3 Ways to Improve Critical Thinking

I read books for information. Whether non-fiction or fiction, I want to know more because I have read. Why? So I can share it. So I can be more than I was before I read it. It’s pretty obvious how this works with a non-fiction book.  A fishing book makes me a better fisherman. A book on communication makes me a better communicator.  A non-fiction book is written for a particular person, living and interacting with others in a particular place. It informs me directly about a subject.

Novels are teachers too.

A novel teaches me indirectly through the character’s relationships and interactions in a particular place, the setting.  If the book is historical fiction I learn how people lived in a certain time period. If I’m reading a syfy novel written in the 1940’s, let’s say, Have Space Suit—Will Travel, by Robert A. Heinlein, I learn about author’s in the 40s and since he is somewhat the father of “real” science fiction, I also learn science facts that I can trust. Novels show me how people interact with each other. I don’t have to make every mistake known to man in order to avoid making mistakes. I can watch and learn from those who’ve gone before me even if they live within the lines of a story.

Fiction teaches me in 3 ways: It can inform me, makes me wise, and improves my critical thinking skills.

A novel informs through reality

Looking back at Have Spacesuits-Will Travel we see that Heinlein is known as the father of the science fiction novel. He was the first author to include legitimate science in his writing. Before his novel, science fiction included anything that was bizarre. He introduced real science into his work. Historical fiction teaches facts about cultures and short stories often show us things about human relations.

A novel provides a foundation for wisdom

History repeats itself. If that is true I ought to study characters and how they interact. I can learn from their successes and failures. If the author reveals to me facts about social injustices and wars, I learn what happened and why things turned out bad or good. If I want to become wise I copy decisions that proved good and right and avoid those that were hurtful and selfish.

If the book is a historical fiction story and set during a real time and place in history the author uses these facts to create a realistic setting for her characters but I indirectly learn about a culture I’ve never studied. Whatever was going on during that period in history will be revealed to me indirectly and gives me fuel to  make better decisions today.

A Novel Improves Critical Thinking Skills

One of the neatest things about novels as opposed to nonfiction is the indirect way it informs and teaches us. We learn many things without trying and that’s way cool. If we take this one extra step and talk about the book and make connections in a discussion group like The LITCLub, a really neat thing happens. Other people see things in the book that I didn’t see. They connect it to worldview perspectives differently than I do. As we talk about our ideas and share our perspectives, everyone’s critical thinking skills improve.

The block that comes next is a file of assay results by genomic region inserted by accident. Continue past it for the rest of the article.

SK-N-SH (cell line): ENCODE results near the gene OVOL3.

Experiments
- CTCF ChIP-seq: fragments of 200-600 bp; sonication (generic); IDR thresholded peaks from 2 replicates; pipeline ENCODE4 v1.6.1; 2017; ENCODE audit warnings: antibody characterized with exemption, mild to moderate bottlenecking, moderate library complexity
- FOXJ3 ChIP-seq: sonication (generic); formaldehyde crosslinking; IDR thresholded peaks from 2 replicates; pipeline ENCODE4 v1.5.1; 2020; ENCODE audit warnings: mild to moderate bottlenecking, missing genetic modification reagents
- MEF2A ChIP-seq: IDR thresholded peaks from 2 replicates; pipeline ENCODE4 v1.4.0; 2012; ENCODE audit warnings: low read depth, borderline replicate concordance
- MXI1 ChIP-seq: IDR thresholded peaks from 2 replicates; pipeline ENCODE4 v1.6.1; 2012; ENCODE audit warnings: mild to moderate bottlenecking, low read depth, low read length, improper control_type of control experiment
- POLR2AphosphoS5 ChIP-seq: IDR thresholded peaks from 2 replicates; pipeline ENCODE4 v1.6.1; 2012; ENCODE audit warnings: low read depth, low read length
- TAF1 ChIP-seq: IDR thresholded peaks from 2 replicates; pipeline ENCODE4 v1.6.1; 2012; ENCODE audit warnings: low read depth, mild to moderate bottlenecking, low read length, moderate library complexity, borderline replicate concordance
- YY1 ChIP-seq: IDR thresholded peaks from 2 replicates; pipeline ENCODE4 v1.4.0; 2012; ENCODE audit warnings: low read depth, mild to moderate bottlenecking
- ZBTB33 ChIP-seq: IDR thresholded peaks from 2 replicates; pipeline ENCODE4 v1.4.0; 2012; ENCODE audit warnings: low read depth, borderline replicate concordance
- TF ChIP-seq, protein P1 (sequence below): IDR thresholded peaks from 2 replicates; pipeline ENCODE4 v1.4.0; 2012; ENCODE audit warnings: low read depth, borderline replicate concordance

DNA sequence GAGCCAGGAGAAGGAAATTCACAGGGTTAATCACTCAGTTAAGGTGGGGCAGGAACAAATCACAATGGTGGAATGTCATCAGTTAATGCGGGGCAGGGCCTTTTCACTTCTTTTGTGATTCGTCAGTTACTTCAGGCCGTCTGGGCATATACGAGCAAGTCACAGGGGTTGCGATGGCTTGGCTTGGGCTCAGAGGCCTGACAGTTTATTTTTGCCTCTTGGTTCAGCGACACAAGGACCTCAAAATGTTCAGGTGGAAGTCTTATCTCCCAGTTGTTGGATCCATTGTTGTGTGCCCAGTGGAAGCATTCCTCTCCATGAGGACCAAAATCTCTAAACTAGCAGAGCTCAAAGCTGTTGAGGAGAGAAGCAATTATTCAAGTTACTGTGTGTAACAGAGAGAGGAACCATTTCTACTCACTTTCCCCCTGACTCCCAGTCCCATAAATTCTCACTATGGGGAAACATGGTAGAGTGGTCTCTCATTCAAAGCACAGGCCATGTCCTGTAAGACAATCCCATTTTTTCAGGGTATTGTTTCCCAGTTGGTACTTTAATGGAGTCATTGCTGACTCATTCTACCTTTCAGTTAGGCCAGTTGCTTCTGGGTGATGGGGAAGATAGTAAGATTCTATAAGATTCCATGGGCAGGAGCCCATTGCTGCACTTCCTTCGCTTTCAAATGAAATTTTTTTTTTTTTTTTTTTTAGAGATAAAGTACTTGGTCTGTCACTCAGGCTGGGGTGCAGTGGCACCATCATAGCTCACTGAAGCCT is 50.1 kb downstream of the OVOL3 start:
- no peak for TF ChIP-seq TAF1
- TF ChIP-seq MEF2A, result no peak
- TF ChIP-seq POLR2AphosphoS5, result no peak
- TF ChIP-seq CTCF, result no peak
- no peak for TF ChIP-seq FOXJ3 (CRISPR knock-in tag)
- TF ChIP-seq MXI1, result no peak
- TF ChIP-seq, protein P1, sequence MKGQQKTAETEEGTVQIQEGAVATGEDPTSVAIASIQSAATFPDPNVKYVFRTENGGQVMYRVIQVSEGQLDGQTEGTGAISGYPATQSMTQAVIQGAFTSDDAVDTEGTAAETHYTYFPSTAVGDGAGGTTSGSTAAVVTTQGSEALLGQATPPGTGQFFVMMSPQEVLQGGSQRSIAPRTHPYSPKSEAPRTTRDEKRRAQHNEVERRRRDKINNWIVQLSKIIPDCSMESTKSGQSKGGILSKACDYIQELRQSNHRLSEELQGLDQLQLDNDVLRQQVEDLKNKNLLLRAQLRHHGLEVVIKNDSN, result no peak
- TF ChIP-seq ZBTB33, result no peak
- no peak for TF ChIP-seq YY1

If I hold a piece of glass in front of the sun I see light pass through it but if I hold a prism in front of the sun I see a rainbow emerge. This is the difference between reading a novel, gleaning insights on my own or reading it and discussing it in The LITClub. A rainbow of ideas emerges and it’s a beautiful thing to be a part of.

What are your thoughts on fiction and critical thinking?

Want Help Starting Your Book Club? Read This Post.

Want Help Starting Your Book Club? Read This Post.


  1. Ali, I love the idea of learning from fiction. " I can watch and learn from those who’ve gone before me even if they live within the lines of a story."

    • You're so clever… "living within the lines of the story." I was a non-fiction reader for years but it never made my brain dance the way fiction does. What are you writing?

  2. I agree wholeheartedly that we can learn from fiction. Good novels are character studies, even if that's not the goal. I think reading fiction helps us understand people. We get inside characters' heads; we see what motivates them, where they have pitfalls and why. We can learn about ourselves and about other people. I tutor on the weekends, and even though I don't have time to do a full book discussion with the kids, I do encourage them to see what they can learn from fiction.

  3. Interesting blog!

    One of the reasons I love writing fiction is that I can show readers things they might not even “listen” to if I wrote nonfiction. Nothing earth shaking, just maybe a little of how life is for someone who might not have the same experience as the reader, or that the reader isn’t alone in that experience or feeling, or I’ve never heard of that–let me find out more.

    I’ve sure learned a lot from other fiction writers. I’m happy to carry on the tradition.

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